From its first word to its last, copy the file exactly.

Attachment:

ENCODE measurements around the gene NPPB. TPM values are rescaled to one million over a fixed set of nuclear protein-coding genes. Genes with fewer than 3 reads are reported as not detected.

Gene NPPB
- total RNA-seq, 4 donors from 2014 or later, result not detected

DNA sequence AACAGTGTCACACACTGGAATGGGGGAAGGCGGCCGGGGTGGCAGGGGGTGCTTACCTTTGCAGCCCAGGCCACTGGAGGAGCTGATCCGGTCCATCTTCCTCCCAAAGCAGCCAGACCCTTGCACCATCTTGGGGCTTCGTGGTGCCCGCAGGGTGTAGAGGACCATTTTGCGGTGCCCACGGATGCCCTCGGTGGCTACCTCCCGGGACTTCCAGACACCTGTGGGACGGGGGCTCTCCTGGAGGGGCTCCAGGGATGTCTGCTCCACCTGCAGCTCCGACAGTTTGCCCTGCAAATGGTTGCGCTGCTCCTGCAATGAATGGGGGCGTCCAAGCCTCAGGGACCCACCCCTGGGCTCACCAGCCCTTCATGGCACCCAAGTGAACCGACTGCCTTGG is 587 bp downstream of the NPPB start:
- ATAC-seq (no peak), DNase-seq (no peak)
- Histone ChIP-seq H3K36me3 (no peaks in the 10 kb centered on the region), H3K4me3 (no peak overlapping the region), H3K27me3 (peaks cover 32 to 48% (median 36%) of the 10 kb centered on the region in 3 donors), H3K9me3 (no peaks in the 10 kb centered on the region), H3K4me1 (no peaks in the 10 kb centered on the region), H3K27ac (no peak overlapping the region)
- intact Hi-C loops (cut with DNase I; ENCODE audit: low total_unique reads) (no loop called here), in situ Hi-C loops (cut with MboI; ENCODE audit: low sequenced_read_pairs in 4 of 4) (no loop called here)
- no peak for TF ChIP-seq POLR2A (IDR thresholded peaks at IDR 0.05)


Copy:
ENCODE measurements around the gene NPPB. TPM values are rescaled to one million over a fixed set of nuclear protein-coding genes. Genes with fewer than 3 reads are reported as not detected.

Gene NPPB
- total RNA-seq, 4 donors from 2014 or later, result not detected

DNA sequence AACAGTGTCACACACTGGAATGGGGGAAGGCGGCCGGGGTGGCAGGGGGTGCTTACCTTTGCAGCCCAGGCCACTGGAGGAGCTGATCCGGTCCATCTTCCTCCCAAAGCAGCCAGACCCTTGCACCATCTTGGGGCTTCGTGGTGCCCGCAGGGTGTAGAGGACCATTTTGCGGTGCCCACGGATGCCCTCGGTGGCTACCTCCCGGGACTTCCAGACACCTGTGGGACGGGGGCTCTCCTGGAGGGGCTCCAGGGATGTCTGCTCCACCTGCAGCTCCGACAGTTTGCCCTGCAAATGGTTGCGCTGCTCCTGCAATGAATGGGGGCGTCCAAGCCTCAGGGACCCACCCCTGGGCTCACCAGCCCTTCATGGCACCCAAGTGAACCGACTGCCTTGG is 587 bp downstream of the NPPB start:
- ATAC-seq (no peak), DNase-seq (no peak)
- Histone ChIP-seq H3K36me3 (no peaks in the 10 kb centered on the region), H3K4me3 (no peak overlapping the region), H3K27me3 (peaks cover 32 to 48% (median 36%) of the 10 kb centered on the region in 3 donors), H3K9me3 (no peaks in the 10 kb centered on the region), H3K4me1 (no peaks in the 10 kb centered on the region), H3K27ac (no peak overlapping the region)
- intact Hi-C loops (cut with DNase I; ENCODE audit: low total_unique reads) (no loop called here), in situ Hi-C loops (cut with MboI; ENCODE audit: low sequenced_read_pairs in 4 of 4) (no loop called here)
- no peak for TF ChIP-seq POLR2A (IDR thresholded peaks at IDR 0.05)